Faculty Member Creates Research and Practitioner Lab to Bridge the Employability Gap
Stephanie Tavarez A’11, ‘13, M’15 spent part of this calendar year on an important project that could have highly valuable repercussions for many who seek to truly understand workplace dynamics.
An assistant professor of psychology in the College of Arts and Sciences who earned three degrees from UHart and a PhD from Capella University, Tavarez founded a research and practitioner lab called SHINE, which stands for Shaping Human Interaction, Nurturing Diversity, and Enhancing Employability. The goal of its staff researchers is to unify theoretical insights on employability with real-world applications.
This past summer, Tavarez and her SHINE Lab colleagues worked on an exclusive consulting project in conjunction with a non-profit organization called InclusionBridge, dedicated to empowering students with an interest in data science. SHINE provided the group with free essential skills education and training.
“SHINE was motivated by an ambition to bridge the employability gap,” says Tavarez. “Our research delves deep into the nuances of human interaction, aiming to produce pragmatic solutions that advocate for diversity and equip individuals with tools to enhance their employability beyond just the academic space.”
The 10-member SHINE team, composed of both alumni and current graduate MSOP students, played a pivotal role in crafting, delivering, and assessing a program by InclusionBridge called College Advantage, tailored for high school and college students with an emphasis on nurturing soft skills such as emotional intelligence, improving communication, fostering psychological safety, and understanding workplace culture.
Tavarez, who has a master’s degree in organizational psychology and a bachelor’s degree in psychology from the College of Arts and Sciences, and an associate degree in liberal arts from UHart’s Hillyer College, is also exceedingly pleased to be teaching at her alma mater. “I chose the University of Hartford for a variety of reasons,” she shares. “For one thing, I wanted the real campus experience. But one of the most important reasons was the flexibility it offered regarding selecting a major. I appreciated the opportunity to explore different academic fields without feeling pressured to make an immediate decision about my major. This allowed me to discover my true interests and passions over time.”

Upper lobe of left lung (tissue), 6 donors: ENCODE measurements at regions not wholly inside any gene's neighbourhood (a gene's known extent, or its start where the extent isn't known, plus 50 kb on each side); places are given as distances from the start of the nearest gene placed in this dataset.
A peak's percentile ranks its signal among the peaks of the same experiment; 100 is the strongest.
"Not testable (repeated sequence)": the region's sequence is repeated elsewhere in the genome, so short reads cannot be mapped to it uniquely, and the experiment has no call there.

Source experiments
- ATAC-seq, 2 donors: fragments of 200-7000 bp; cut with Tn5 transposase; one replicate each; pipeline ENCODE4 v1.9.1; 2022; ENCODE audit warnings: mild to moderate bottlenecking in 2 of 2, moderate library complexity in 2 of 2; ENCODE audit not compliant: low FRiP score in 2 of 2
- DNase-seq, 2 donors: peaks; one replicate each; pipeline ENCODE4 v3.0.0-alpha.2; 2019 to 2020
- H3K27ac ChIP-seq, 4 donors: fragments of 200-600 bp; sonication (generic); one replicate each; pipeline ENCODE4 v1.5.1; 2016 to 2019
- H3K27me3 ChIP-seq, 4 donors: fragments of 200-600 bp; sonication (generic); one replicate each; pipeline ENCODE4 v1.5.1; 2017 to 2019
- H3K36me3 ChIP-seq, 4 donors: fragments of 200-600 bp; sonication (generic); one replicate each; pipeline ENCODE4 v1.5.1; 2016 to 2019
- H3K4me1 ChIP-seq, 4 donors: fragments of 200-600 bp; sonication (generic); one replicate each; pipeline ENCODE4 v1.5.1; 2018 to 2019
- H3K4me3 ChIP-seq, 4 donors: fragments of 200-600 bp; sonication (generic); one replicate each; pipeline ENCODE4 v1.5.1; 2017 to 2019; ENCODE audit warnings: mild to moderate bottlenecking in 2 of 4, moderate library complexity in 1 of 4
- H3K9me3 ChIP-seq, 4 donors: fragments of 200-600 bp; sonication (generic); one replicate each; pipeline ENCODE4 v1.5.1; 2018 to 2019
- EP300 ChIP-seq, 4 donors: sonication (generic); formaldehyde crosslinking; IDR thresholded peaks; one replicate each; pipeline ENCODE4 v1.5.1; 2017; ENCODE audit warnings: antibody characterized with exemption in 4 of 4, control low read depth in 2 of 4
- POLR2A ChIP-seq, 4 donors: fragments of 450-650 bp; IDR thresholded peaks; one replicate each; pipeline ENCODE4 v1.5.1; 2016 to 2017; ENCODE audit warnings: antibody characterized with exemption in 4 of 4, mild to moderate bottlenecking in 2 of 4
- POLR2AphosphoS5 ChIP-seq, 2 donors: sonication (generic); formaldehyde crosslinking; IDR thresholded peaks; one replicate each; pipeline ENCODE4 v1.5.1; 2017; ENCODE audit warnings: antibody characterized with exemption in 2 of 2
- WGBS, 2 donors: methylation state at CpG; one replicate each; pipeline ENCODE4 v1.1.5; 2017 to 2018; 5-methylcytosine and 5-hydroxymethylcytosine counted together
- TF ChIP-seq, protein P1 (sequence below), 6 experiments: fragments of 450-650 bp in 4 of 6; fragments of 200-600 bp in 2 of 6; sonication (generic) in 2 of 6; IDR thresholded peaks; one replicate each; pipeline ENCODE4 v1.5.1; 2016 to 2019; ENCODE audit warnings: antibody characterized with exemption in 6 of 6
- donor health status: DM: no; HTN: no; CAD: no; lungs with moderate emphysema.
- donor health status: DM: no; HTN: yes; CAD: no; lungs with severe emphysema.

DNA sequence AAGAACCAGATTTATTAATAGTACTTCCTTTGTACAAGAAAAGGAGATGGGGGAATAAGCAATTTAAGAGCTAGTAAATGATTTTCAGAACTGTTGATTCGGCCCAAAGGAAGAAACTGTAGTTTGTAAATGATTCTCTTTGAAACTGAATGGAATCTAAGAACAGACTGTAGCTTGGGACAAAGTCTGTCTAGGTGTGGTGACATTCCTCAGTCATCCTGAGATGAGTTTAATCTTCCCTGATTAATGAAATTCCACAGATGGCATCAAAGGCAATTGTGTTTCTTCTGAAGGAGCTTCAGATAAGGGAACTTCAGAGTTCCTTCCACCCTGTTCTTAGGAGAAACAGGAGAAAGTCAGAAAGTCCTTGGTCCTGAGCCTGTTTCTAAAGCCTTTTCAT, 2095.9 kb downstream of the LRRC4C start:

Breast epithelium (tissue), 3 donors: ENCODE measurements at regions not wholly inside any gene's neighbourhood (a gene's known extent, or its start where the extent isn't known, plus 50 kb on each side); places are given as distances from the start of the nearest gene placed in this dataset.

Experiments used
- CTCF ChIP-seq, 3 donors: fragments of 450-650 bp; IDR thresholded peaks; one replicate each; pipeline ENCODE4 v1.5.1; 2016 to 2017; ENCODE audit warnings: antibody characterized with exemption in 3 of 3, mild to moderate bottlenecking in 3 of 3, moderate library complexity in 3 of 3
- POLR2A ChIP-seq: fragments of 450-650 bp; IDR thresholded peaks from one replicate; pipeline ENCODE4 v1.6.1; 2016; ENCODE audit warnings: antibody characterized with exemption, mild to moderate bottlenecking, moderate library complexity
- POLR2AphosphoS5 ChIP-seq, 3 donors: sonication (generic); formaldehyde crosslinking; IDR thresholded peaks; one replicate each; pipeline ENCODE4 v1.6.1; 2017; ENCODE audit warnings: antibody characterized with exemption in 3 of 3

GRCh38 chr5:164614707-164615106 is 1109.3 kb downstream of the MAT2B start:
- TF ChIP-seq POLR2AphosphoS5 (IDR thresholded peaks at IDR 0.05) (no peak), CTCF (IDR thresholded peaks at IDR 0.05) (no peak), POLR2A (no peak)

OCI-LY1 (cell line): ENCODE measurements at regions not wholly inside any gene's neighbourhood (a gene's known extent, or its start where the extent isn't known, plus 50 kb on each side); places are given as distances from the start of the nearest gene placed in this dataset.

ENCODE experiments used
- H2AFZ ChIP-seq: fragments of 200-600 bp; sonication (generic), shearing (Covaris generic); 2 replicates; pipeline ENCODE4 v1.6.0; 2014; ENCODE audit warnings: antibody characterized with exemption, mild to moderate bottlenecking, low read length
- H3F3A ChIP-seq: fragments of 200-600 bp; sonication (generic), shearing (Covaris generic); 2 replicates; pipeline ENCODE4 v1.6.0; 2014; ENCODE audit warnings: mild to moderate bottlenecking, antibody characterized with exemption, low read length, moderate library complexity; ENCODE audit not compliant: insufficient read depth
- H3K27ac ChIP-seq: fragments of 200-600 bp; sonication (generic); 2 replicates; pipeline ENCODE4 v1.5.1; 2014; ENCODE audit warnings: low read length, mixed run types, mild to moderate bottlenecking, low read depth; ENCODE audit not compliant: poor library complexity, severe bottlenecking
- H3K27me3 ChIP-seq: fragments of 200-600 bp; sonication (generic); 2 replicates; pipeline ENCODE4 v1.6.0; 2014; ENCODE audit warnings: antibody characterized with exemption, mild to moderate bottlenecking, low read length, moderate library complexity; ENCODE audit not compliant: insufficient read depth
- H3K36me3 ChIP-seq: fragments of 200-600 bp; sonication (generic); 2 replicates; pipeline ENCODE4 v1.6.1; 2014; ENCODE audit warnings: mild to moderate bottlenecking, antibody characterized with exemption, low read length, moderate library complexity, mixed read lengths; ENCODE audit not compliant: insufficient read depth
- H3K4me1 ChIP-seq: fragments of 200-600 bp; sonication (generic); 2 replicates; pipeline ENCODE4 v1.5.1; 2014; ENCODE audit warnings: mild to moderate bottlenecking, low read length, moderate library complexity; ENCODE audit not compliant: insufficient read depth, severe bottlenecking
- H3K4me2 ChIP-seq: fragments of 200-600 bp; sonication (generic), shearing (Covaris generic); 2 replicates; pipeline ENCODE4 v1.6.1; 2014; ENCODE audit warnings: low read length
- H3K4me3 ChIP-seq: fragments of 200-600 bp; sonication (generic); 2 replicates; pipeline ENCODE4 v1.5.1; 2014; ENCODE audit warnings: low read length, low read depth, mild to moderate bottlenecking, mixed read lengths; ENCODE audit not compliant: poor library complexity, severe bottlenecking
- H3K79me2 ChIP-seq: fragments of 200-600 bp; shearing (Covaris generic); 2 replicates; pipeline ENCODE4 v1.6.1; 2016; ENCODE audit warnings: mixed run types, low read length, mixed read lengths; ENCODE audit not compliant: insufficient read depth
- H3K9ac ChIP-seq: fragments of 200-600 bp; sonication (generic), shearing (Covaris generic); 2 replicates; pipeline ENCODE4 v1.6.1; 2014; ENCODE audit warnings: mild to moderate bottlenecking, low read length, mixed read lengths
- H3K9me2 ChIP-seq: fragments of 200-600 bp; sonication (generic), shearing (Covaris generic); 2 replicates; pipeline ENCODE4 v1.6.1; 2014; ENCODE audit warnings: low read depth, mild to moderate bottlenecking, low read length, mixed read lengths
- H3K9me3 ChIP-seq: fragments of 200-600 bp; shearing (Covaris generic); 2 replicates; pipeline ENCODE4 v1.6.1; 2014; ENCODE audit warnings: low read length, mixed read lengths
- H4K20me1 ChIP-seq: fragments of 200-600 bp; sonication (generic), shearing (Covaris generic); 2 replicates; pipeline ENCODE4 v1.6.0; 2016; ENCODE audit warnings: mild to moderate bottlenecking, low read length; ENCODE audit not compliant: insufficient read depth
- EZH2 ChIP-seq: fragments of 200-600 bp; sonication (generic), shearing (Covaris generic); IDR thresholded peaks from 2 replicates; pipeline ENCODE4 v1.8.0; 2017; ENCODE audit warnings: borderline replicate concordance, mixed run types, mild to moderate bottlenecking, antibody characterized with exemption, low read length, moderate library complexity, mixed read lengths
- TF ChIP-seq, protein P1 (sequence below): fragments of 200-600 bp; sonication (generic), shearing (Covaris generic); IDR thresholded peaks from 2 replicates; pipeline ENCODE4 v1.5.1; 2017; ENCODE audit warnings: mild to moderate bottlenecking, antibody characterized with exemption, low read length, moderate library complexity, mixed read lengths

Knowing of Tavarez’s background and the combined expertise of the SHINE researchers, InclusionBridge itself came up with the idea for the collaboration. In was in many ways a win-win, as InclusionBridge received the benefits of SHINE concepts and instruction, as the SHINE team had a golden opportunity to apply their organization psychology skills while helping students enhance their understanding of employability.
“We're very fortunate to be able to collaborate with many individuals and organizations, including noteworthy partners like InclusionBridge and RISE Lab at Brown University,” Tavarez says, adding that they are now actively recruiting current graduate students from UHart’s online STEM-designated Master of Science in Organizational Psychology program. For Tavarez and her busy group, the future of enhanced employability seems destined to shine.
Stephanie Tavarez, University of Hartford's SHINE Lab
SHINE was motivated by an ambition to bridge the employability gap. Our research delves deep into the nuances of human interaction, aiming to produce pragmatic solutions that advocate for diversity and equip individuals with tools to enhance their employability beyond just the academic space.